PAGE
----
Nav: Home

Three natural science professors win TJ Park Science Fellowship

October 10, 2016

Three UNIST professors have been selected to receive 2016 Chung-Am (TJ Park) Science Fellowship from the POSCO TJ Park Foundation.

Kwanpyo Kim, Jung-Min Kee, and Kyudong Choi are among 31 early career scientists and researchers from 12 organizations and universities chosen for a two-year fellowship.

The Chung-Am (TJ Park) Science Fellowship, now in its eighth year, selects and supports young scientists, including PhD students, postdoctoral researchers, and new professors who study and research basic science in a university or institution in Korea, not abroad, so that they can focus on their research in Korea with stability and a sense of pride, and grow into world-class scientists.

In keeping with its goal of recognizing potential groundbreaking researchers in their respective fields, this year's Chung-Am (TJ Park) Science Fellowship program awards fellows KRW 70 million to pursue their choice of research topics and allows them flexibility in applying funds toward their research. Ultimately, the program works to foster and secure excellent researchers.

Kwanpyo Kim, a professor of Physics, studies the synthesis and various property characterizations of nano materials, especially emerging 2D materials beyond graphene. The fellowship will allow him to work on his latest project, entitled "Thin-film growth and control of electromechanical properties of black phosphorus".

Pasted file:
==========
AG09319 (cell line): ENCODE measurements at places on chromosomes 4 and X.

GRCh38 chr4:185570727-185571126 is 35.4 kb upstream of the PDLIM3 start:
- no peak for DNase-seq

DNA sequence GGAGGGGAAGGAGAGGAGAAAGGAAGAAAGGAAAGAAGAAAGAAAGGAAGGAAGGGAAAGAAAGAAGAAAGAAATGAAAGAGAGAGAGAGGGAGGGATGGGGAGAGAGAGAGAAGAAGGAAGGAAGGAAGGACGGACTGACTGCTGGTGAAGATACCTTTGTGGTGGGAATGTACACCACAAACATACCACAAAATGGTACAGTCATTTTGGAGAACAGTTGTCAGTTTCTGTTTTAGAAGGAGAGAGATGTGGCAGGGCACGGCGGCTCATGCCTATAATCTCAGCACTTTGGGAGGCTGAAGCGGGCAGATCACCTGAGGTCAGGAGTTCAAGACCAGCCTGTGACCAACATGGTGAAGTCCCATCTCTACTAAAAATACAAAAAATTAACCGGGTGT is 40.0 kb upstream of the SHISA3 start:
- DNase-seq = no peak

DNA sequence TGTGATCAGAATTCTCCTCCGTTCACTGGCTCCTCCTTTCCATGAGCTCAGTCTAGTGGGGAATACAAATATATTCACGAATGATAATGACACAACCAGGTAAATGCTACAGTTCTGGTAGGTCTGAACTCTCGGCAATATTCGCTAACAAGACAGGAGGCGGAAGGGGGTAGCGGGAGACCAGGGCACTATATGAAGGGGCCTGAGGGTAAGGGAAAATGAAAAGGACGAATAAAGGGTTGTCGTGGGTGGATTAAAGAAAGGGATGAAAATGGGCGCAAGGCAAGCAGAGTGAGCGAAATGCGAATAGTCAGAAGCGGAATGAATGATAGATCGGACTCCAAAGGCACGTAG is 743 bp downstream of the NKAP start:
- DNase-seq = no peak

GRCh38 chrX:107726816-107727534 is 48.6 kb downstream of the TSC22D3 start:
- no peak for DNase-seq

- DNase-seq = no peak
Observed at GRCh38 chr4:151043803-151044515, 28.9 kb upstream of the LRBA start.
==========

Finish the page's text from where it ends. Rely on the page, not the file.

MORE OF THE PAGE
"It is a great honor for me to be recognized by the POSCO TJ Park Foundation for the 2D material research I am doing at UNIST," says Prof. Kim. "Such recognition is a great stimulus for me and our group to continue our research and to advance it further.

Jung-Min Kee, a professor of Chemistry, investigates the complex biological systems at the molecular level using tools of synthetic chemistry. The fellowship has been awarded to Prof. Kee for his plans to develop new molecular tools for studying protein post-translational modifications (PTMs).

Prof. Kee notes, "I am extremely honored and grateful to be the recipient of the 2016 Chung-Am (TJ Park) Science Fellowship." He adds, "I would like to take this moment to thank the evaluation committee who saw potential in my research."

Kyudong Choi, a professor of Mathematical Sciences, explores the mathematical analysis of partial differential equations (PDEs) in fluid dynamics and related equations. The fellowship has been awarded to Prof. Choi for his latest project, entitled "Singularities in fluid motions".

"Our research focuses on the irregular fluctuations occurring in inviscid incompressible fluids," says Prof. Choi. "This fellowship will assist me in providing mathematical explanations of observable irregular fluctuations occurring in 2D fluid motions."

The award ceremony for this year's fellowship was held at the POSCO Center, Pohang, South Korea on September 23, 2016. The event was attended by a total of 65 people, including 31 recipients of the 8th fellowship, 18 of the former fellows, 12 selection board members, and executive directors of the Foundation. For reference, four faculty members from POSTECH, three form KAIST, and three from the University of Seoul have been named winners of the 2016 Chung-Am (TJ Park) Science Fellowship.

"Constant innovation and groundbreaking science and technology are necessary for South Korea to create a great future for world history," says the foundation chairman Kwon Oh-joon of POSCO. "We hope that our Chung-Am (TJ Park) Science Fellows can create a new history and embrace constant challenges that help them overcome any fear of failure."